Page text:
I put old golf balls at the bottom of my planter and mixed organic perlite into my soil before repotting my Varigated Rubber Tree.
Common problems with Pink Rubber Trees
Yellow leaves on a Pink Rubber Tree is common and may be nothing to worry about. In most cases, a yellow leaf is just old and will fall off once it dies. But, if you notice a bunch of yellow leaves at the bottom of the plant, this could be an indication of overwatering. Like with most plants, remember to always make sure the topsoil of your plant is dry before watering.
If the leaves on your Pink Rubber Tree are pale or not a strong color of pink, this could be a sign that your plant not getting enough light. Pink Rubber Trees, like most ficus, do not like changes in temperature or cold drafts, and they sometimes will lose their color during the colder seasons. I find that Pink Rubber Trees love lots of non-direct bright light. During the winter, I supplement with a plant light.
Brown edges on a Pink Rubber Tree leaf usually indicate underwatering, but there could always be other reasons. I recommend checking to see how damp or dry the soil is. Use can use a water meter or just use your fingers.
If it is completely dried out, your plant may just be dehydrated. If it is very damp, then your tree may be unhappy because it is getting drowned and may have root rot. You will want to aerate the soil, and add perlite, or you may have to pull out the plant and re-pot altogether.
Pink Rubber Trees are sensitive to change, and it is not uncommon for this plant to drop leaves after being moved. Your plant may also drop leaves when the seasons change. It is very important to keep your Pink Rubber Tree away from air vents, heaters, or windows with cold air drafts.
With an indoor Variegated Rubber Tree, pruning might eventually become necessary. If your tree is growing too tall, that’s when you should cut off the top to your desired height. It’s also safe, and sometimes necessary, to shape your tree and to re-pot as it grows.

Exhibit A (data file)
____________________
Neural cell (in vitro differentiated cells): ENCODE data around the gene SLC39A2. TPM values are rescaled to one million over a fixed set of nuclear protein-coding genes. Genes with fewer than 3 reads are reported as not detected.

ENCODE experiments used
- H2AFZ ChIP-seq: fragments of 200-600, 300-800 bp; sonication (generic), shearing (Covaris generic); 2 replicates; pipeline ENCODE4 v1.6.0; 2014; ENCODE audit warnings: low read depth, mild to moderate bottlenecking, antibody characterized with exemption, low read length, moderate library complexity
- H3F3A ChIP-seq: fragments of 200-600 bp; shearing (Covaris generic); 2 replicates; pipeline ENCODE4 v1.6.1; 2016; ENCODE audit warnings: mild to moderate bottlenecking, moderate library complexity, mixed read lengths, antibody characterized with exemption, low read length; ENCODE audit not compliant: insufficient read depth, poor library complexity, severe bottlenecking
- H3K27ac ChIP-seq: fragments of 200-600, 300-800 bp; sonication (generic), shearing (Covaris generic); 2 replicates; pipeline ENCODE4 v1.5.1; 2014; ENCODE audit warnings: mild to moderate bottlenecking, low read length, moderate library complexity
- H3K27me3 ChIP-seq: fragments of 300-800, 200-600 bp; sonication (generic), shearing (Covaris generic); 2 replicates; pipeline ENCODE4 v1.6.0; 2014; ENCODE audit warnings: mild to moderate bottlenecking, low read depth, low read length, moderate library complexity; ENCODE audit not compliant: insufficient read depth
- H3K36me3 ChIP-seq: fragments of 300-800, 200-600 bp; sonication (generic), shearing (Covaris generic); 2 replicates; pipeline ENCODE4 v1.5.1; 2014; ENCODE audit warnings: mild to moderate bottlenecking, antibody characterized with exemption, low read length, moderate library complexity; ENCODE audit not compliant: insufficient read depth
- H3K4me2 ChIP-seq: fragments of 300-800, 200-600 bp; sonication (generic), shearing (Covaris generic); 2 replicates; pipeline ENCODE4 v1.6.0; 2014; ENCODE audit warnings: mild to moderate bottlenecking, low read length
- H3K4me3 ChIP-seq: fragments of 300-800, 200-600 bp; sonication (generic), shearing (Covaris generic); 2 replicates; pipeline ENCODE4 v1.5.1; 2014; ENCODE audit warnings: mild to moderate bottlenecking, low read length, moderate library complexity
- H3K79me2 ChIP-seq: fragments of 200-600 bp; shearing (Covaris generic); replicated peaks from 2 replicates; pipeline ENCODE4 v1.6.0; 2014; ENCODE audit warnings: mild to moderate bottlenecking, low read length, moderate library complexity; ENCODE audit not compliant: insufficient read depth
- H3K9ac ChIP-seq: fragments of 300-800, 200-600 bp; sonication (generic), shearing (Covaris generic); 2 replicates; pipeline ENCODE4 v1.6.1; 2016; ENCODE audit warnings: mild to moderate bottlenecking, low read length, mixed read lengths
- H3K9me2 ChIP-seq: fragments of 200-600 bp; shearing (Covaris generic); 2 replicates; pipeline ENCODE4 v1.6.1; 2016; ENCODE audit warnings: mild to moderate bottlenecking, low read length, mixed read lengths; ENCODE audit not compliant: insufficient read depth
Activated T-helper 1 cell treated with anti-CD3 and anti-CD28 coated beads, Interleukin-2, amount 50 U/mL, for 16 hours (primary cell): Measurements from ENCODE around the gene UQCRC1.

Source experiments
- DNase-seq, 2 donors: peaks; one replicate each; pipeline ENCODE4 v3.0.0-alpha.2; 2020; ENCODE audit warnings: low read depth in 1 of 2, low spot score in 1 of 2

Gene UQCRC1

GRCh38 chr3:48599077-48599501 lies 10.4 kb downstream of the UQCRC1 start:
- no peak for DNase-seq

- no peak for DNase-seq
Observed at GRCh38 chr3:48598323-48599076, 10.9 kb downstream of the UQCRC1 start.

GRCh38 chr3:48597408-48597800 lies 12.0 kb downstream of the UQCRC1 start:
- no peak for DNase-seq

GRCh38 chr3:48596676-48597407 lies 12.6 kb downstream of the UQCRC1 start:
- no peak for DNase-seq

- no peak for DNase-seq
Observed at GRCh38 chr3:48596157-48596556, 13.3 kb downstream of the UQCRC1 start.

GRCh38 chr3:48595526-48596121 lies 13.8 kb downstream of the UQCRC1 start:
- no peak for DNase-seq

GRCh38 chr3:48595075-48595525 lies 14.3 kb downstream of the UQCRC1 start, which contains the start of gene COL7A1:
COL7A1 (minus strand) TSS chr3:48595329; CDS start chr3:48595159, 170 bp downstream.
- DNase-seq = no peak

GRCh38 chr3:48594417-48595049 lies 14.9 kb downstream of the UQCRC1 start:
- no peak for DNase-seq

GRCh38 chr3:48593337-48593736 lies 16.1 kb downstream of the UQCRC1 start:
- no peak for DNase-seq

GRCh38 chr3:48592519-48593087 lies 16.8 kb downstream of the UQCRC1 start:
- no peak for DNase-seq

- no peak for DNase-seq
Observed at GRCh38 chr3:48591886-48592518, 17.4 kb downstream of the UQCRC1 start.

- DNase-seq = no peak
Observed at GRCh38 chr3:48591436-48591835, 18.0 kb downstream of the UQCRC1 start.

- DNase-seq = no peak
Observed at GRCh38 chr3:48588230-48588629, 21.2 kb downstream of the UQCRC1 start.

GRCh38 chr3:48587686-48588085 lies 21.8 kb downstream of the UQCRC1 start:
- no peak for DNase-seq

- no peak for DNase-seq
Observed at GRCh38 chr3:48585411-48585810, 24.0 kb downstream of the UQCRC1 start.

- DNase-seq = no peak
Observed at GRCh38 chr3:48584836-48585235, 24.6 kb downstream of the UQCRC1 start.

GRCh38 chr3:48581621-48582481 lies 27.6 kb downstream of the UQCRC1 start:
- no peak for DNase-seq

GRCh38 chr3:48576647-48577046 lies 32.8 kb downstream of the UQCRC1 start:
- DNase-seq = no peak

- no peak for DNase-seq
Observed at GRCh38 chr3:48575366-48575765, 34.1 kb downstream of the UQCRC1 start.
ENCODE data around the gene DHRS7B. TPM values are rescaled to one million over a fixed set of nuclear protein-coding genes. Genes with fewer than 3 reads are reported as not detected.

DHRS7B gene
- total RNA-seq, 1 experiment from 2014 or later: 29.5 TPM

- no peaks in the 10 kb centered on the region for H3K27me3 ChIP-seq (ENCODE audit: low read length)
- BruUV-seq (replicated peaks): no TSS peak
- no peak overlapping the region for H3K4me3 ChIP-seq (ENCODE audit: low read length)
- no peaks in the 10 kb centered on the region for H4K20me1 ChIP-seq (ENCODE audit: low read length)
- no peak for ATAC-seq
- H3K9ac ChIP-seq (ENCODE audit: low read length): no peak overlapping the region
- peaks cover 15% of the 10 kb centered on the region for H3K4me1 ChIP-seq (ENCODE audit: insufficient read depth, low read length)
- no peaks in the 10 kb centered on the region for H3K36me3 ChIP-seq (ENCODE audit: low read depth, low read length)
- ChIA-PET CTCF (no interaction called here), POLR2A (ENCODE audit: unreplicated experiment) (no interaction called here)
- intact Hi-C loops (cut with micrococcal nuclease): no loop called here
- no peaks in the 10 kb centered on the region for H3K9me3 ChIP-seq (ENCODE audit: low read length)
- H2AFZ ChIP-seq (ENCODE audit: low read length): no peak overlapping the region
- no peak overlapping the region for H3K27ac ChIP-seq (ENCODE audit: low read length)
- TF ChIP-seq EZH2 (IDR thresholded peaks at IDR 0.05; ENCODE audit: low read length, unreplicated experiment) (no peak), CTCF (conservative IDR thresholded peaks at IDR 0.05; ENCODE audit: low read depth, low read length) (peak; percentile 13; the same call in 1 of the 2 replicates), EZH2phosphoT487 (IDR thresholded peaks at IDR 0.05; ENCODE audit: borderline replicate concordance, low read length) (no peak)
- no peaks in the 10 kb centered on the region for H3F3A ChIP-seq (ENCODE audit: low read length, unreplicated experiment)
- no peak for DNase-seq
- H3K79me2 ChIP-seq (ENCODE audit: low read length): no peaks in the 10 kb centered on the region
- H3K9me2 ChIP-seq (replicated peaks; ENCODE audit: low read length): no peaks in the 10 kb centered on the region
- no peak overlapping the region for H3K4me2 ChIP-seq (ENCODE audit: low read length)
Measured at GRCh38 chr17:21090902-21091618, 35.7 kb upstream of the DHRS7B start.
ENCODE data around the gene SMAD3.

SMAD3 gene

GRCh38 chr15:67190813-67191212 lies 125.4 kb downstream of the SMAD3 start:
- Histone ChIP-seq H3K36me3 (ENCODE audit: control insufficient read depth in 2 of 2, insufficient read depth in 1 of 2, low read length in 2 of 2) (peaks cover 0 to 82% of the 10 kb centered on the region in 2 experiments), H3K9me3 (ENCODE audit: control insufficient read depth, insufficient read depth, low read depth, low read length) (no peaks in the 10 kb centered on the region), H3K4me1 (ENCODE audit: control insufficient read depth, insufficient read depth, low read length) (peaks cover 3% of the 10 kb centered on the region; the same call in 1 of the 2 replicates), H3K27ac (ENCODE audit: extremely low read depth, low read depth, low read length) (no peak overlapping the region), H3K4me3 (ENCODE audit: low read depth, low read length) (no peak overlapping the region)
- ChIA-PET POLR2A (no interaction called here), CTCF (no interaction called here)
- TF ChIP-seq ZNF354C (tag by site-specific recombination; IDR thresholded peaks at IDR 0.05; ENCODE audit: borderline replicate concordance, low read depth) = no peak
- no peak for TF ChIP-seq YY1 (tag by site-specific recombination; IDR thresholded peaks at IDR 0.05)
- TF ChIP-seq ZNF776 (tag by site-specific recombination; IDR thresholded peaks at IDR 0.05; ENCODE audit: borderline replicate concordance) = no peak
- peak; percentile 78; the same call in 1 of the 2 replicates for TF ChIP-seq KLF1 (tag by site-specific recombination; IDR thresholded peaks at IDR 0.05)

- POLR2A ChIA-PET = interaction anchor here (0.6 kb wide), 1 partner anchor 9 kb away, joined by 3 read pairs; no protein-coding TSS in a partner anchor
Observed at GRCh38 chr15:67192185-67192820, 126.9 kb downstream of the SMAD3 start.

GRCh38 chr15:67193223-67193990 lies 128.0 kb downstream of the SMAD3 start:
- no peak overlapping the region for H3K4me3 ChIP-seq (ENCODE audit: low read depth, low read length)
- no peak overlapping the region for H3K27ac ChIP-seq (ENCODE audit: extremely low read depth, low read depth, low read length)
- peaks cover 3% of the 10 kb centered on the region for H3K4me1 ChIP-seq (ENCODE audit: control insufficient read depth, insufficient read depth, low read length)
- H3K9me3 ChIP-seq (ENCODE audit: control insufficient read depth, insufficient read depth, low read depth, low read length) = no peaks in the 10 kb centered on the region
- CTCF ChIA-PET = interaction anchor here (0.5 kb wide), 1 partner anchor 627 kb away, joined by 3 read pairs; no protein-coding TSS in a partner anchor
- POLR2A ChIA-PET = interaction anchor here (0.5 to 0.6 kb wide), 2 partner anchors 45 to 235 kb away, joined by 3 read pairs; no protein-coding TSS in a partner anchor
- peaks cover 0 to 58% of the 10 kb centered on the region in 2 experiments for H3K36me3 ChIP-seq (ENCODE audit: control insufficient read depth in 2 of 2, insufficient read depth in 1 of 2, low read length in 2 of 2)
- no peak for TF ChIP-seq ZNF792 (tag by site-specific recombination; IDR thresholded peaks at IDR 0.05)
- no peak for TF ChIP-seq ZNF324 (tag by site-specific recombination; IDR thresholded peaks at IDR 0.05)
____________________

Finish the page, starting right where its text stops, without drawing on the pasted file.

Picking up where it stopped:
Warning to pet owners: All rubber plants/trees can be toxic to pets if ingested, and in some cases, humans may also be allergic to the sap of the tree. If you break off a stem a milky white substance will ooze out – which is the toxic part.
If you already own a Rubber Tree, for the safety of any pets in your house be sure to make certain that it is kept out of their reach, and that they don’t ingest it. My dogs and cats aren’t into eating plants, so I am in the clear, but if you have curious pets, I would keep a close watch or put your Ficus in a room they do not have access to when you are not there to supervise.
Q: When should I water my Variegated Rubber Tree?
A: The best way to tell if your Variegated Rubber Tree needs water is to stick a finger into the soil. If it’s dry, then you should water your plant. A good rule of thumb is to let the topsoil (top inch or two) dry out before watering it again.
Q: How often should I fertilize my Variegated Rubber Tree?
A: Fertilizing the Variegated Rubber Tree is not necessary, but if you decide to do so, I recommend using a balanced liquid fertilizer diluted to half strength once every two weeks during spring and summer. During the winter, there is no need to fertilize.
Q: Does my Variegated Rubber Tree need pruning?